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Is there a halachic reason to be opposed to Uri L'Tzedek and Tav haYosher? Why do some frum Jews oppose it?

Really the only things that I can find is that Uri L'Tzedek is left-wing and led by YCT rabbis, but this particular project of theirs seems to me like it should be relatively uncontroversial.

I know this is not the case, though, because a number of restaurants have refused the Tav simply because they think that it will be bad for business.

Information about Uri L'Tzedek: Wikipedia, homepage

Tav HaYosher: Wikipedia, homepage

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@Daniel, could you add information (or links to same) to your question about what these are and something about what the issue is? (I see you've done some of this in comments, but the question is a better place for that information -- easier to read, and comments can be deleted without leaving a revision history.) Thanks. –  Monica Cellio Jul 25 '12 at 15:31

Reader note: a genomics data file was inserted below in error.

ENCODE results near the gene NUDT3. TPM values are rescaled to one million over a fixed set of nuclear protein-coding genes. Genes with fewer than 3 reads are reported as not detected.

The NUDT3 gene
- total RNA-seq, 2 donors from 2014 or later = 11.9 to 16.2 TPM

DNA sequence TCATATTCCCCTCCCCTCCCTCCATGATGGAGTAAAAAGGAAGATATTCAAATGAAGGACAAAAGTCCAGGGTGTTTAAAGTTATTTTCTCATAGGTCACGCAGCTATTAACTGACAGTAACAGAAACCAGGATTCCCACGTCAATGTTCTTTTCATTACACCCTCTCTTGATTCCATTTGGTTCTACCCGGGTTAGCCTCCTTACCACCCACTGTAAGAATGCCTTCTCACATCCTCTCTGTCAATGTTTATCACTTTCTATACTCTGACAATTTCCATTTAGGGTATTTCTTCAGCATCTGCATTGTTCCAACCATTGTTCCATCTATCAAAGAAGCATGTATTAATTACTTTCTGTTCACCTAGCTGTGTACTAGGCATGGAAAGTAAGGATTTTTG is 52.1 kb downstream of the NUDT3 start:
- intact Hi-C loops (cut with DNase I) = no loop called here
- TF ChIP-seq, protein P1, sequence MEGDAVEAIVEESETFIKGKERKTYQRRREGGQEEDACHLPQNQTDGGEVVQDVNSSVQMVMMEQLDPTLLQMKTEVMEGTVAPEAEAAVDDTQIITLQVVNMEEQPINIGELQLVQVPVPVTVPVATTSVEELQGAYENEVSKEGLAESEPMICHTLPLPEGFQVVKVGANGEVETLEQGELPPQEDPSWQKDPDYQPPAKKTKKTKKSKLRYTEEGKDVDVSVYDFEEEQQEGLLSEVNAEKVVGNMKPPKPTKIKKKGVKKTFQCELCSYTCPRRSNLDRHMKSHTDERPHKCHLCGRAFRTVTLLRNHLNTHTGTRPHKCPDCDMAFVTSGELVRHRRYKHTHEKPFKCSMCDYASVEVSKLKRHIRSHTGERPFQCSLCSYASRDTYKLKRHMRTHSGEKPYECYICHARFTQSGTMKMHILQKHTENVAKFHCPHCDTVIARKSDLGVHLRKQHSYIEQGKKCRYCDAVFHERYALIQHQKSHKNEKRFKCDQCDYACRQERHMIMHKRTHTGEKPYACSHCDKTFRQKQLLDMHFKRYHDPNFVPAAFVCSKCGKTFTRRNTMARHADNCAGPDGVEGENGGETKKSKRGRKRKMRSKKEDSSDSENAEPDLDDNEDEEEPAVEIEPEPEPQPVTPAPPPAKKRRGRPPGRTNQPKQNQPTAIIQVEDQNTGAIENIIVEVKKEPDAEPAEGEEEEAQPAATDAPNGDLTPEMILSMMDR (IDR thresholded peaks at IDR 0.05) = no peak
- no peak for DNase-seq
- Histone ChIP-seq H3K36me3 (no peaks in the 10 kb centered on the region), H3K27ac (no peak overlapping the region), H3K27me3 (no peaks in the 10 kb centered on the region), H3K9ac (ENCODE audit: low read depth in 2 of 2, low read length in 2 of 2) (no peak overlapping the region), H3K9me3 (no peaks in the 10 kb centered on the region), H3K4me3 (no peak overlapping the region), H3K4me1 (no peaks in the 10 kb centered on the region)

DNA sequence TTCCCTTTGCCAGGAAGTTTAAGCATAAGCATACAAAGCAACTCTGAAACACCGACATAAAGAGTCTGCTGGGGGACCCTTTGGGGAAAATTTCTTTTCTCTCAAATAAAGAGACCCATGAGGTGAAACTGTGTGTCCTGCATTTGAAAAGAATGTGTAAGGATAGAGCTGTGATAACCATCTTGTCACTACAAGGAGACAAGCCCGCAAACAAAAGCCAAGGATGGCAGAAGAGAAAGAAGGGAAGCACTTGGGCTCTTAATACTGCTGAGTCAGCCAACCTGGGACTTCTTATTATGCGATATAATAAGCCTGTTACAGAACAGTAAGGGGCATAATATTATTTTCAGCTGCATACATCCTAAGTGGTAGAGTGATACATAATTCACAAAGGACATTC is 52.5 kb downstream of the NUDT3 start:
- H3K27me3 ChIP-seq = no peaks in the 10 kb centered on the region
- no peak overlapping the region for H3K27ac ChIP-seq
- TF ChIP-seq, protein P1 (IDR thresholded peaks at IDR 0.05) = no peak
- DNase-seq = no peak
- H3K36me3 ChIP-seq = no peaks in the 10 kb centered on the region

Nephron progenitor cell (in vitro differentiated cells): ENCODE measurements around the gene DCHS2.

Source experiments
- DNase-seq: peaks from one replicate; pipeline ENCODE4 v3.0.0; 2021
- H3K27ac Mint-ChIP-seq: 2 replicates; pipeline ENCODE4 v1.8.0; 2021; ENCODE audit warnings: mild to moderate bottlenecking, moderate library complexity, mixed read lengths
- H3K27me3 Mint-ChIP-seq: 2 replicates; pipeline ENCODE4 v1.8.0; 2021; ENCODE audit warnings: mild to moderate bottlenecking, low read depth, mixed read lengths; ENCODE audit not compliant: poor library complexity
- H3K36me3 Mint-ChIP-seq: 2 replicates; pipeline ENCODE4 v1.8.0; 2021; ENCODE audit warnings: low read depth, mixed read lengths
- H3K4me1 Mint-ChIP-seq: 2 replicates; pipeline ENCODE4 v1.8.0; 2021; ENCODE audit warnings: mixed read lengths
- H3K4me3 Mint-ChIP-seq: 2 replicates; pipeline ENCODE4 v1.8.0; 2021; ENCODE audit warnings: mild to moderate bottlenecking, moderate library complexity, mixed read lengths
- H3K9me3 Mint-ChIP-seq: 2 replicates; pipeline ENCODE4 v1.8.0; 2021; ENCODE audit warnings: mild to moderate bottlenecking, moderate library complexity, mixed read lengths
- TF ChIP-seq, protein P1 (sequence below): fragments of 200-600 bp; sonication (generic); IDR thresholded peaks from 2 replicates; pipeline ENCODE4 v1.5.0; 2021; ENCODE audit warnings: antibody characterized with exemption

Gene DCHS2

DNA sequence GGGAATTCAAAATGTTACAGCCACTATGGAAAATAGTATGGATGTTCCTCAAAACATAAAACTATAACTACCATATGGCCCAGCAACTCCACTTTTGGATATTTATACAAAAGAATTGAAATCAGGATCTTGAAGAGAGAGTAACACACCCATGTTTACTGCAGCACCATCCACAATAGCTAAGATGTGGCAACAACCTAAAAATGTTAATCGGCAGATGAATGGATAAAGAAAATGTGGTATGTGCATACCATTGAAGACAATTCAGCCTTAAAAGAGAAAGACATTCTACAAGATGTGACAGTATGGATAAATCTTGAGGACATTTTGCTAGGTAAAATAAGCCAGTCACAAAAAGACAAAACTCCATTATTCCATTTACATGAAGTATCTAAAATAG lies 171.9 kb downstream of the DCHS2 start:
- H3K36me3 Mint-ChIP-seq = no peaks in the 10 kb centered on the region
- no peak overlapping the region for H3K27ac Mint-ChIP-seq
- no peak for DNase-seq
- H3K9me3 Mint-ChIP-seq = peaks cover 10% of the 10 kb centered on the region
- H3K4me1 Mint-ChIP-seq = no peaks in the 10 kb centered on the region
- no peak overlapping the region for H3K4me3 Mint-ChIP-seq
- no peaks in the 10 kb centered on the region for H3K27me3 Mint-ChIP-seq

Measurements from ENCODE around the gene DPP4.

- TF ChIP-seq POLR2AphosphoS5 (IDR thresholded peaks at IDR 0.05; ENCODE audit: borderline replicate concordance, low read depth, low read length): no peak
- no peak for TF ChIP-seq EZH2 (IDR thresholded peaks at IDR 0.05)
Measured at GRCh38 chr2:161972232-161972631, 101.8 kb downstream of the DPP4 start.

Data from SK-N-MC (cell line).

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Until you demonstrate that some people are opposed, maybe you should ask in a way that doesn't presuppose there is a problem, like "Is this a good thing?" "What are the reasons to support or oppose?" –  Double AA Jul 25 '12 at 15:35
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@Daniel, thanks for adding the links; that's better. Could you add something about the opposition you're talking about? What form does it take? Thanks. –  Monica Cellio Jul 25 '12 at 15:57
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@MonicaCellio: I have to admit, I can't really find anything online about the opposition. That's why I'm kind of confused. I know it exists, though, because I know many people who have a strong disdain for Uri L'Tzedek and their programs. There are also plenty of articles online claiming that there is a controversy, but never actually discussing it. I guess I'm trying to find out what the controversy is all about. –  Daniel Jul 25 '12 at 16:01